Base: Deploy an ERC-721 contract with Hardhat

Base is an Ethereum layer 2 (L2) solution built atop the Ethereum blockchain and incubated within Coinbase. As an L2 chain, Base provides enhanced security, stability, and scalability, instrumental for the efficient operation of decentralized applications. It supports the deployment of any Ethereum Virtual Machine (EVM) codebase, allowing for an efficient transition of users and assets from Ethereum layer 1 (L1), Coinbase, and other interoperable blockchains.

Using Base's L2 solution substantially reduces the cost associated with operating within the EVM environment. Base provides early access to advanced Ethereum features such as account abstraction (ERC-4337), developer APIs for gasless transactions, and smart contract wallets, broadening the scope of possibilities for developers.

Base's infrastructure is built on the open-source, MIT-licensed OP Stack in a collaborative effort with Optimism. This collaboration has positioned Base as the second Core Dev team working on the OP Stack, reinforcing its commitment to maintaining the OP Stack as a freely accessible public resource.

As a product scaled by Coinbase, Base facilitates the integration of decentralized applications with Coinbase's extensive suite of products and distribution channels. This integration includes seamless interfacing with Coinbase, efficient fiat onramps, and access to a vast user base within the Coinbase ecosystem.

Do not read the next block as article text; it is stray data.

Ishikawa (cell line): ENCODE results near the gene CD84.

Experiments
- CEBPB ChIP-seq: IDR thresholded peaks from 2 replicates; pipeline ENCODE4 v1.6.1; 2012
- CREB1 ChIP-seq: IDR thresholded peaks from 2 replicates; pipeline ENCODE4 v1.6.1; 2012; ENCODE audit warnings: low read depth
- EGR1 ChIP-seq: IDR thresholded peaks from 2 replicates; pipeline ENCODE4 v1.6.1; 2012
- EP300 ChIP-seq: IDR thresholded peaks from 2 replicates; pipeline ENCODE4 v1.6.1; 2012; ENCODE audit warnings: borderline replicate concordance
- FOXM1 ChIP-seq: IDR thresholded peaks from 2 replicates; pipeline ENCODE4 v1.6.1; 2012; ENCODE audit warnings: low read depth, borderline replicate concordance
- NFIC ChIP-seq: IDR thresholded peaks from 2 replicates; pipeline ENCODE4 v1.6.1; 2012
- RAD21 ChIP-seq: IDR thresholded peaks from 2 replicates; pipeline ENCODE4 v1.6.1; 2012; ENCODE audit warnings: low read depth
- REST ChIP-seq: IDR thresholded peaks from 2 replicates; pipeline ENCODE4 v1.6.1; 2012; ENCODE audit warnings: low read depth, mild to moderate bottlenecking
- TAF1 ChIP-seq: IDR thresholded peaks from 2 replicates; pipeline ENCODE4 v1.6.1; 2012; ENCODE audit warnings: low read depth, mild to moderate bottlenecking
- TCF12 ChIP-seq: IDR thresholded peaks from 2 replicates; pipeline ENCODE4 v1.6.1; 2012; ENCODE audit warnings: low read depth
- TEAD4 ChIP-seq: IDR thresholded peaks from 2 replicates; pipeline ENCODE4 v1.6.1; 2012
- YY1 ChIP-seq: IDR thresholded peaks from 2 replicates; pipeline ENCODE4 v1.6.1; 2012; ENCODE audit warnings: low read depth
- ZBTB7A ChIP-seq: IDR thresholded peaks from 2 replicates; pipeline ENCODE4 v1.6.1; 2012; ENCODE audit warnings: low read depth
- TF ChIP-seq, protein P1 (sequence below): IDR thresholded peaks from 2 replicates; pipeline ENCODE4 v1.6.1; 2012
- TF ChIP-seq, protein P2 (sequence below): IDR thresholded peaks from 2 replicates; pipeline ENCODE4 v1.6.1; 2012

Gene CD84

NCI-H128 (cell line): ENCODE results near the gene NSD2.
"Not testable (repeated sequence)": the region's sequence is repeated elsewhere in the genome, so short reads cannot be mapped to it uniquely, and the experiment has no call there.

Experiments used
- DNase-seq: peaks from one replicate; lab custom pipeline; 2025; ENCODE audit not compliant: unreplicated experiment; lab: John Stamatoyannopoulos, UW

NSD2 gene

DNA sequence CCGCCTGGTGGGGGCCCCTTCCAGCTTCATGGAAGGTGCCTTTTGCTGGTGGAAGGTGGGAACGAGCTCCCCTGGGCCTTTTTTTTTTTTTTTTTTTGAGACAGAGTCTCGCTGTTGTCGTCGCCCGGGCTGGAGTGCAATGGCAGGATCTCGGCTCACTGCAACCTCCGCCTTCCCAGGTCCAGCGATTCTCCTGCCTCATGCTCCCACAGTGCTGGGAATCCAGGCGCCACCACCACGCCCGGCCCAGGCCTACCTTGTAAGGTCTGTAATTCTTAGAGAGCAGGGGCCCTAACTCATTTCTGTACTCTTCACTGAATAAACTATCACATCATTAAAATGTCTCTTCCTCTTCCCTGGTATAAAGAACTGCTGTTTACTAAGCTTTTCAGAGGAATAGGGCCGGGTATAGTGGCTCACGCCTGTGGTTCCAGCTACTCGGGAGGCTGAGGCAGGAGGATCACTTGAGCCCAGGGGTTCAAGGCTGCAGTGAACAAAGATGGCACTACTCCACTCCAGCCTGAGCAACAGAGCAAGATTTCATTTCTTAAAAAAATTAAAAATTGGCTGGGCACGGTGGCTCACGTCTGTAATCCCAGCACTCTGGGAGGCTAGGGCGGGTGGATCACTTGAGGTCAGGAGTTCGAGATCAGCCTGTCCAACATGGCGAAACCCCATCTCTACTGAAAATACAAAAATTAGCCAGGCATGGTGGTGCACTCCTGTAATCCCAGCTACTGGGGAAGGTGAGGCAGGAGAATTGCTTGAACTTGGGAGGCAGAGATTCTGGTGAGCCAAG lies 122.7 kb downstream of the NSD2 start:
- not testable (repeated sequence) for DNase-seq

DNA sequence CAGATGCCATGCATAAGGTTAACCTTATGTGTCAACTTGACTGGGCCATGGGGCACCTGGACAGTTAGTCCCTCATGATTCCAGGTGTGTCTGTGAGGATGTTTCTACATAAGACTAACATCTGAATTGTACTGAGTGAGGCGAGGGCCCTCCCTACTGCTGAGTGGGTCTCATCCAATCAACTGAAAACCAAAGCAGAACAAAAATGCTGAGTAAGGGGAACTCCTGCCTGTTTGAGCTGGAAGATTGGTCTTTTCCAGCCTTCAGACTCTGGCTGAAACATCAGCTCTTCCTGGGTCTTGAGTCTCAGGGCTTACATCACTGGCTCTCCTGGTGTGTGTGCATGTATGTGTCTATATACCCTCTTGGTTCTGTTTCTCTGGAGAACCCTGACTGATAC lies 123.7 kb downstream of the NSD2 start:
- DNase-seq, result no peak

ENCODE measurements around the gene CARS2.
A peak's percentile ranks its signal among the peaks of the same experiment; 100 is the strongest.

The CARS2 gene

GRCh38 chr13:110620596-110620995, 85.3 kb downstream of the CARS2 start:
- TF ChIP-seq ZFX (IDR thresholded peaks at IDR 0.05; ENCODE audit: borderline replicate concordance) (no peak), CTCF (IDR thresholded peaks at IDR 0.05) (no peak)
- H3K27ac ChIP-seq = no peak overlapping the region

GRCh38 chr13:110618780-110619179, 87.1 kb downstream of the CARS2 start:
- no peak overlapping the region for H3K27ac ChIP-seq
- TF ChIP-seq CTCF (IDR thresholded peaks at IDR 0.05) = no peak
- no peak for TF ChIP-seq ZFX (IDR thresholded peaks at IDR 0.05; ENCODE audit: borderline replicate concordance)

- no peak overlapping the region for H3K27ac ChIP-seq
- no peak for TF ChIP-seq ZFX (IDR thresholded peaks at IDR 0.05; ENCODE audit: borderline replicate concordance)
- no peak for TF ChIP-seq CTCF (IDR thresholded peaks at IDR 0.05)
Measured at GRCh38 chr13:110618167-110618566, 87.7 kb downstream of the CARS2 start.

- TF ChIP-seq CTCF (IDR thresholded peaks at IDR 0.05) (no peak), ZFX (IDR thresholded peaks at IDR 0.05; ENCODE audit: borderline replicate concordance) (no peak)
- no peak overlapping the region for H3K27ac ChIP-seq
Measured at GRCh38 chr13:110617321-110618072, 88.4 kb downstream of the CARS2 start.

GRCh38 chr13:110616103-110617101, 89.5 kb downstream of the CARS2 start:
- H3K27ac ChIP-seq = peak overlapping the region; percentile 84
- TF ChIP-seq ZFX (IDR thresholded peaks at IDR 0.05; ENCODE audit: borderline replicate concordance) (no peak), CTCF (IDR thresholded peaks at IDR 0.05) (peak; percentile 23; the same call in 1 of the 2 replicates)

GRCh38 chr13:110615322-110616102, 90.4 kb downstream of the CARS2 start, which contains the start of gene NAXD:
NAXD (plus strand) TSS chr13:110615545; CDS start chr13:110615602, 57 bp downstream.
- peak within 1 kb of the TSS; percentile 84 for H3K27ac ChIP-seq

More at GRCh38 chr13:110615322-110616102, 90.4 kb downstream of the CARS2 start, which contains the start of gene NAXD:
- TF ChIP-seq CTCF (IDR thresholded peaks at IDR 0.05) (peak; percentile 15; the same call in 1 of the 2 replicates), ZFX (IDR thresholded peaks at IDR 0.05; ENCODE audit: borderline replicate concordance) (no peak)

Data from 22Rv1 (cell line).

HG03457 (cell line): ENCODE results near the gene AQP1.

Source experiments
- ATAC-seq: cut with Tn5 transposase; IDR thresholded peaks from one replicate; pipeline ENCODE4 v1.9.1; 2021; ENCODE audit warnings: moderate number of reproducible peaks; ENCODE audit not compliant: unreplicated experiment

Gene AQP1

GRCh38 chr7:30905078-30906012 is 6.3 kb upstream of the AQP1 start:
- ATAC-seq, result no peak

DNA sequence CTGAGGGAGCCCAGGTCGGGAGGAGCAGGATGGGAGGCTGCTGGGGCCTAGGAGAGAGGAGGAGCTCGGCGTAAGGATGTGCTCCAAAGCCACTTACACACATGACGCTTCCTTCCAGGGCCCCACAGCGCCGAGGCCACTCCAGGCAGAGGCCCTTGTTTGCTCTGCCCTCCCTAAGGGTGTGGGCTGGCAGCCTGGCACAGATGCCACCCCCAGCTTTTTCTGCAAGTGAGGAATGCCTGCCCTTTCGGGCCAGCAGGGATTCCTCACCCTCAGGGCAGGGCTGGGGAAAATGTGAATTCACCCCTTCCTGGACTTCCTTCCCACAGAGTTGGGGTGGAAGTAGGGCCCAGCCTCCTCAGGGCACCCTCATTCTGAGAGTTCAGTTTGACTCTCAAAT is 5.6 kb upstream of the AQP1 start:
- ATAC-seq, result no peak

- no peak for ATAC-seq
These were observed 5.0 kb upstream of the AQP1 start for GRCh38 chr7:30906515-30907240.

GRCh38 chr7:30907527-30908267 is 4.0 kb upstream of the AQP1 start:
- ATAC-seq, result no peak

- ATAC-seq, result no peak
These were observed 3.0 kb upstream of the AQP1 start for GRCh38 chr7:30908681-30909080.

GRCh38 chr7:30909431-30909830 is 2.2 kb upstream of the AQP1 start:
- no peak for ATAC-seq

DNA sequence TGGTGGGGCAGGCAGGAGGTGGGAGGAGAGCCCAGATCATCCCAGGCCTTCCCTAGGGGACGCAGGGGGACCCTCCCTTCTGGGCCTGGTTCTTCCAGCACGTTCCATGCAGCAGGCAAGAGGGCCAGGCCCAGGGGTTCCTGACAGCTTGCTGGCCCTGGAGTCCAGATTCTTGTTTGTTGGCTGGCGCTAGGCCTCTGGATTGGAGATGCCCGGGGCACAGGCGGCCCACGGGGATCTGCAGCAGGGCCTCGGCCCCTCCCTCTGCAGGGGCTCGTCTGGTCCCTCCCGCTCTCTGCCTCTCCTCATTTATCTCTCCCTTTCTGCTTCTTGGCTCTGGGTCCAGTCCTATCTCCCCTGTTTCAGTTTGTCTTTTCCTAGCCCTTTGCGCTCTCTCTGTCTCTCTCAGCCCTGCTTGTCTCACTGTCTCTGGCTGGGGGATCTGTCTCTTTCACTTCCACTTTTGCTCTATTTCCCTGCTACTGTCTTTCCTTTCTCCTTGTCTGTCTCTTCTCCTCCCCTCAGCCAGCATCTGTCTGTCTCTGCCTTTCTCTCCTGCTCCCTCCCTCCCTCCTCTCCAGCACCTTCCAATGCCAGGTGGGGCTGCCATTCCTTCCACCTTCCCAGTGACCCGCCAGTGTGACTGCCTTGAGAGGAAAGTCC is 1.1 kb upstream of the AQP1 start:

• Hardhat: ^2.17.0
  • @nomicfoundation/hardhat-toolbox: ^3.0.0
  • dotenv: ^16.0.3


In this tutorial, we will go over how to bridge funds between Ethereum Sepolia and the Base Sepolia testnets and deploy a smart contract to the Base Sepolia Testnet using Hardhat. Here is a brief overview of the tutorial:

  1. With Chainstack, create a public chain project.
  2. With Chainstack, join the Base Testnet.
  3. With Chainstack, access your nodes' credentials.
  4. Bridge funds between the Sepolia Testnet and the Base Testnet.
  5. Create a Hardhat project using node.js.
  6. Install the required dependencies.
  7. Create a .env file to store the secrets.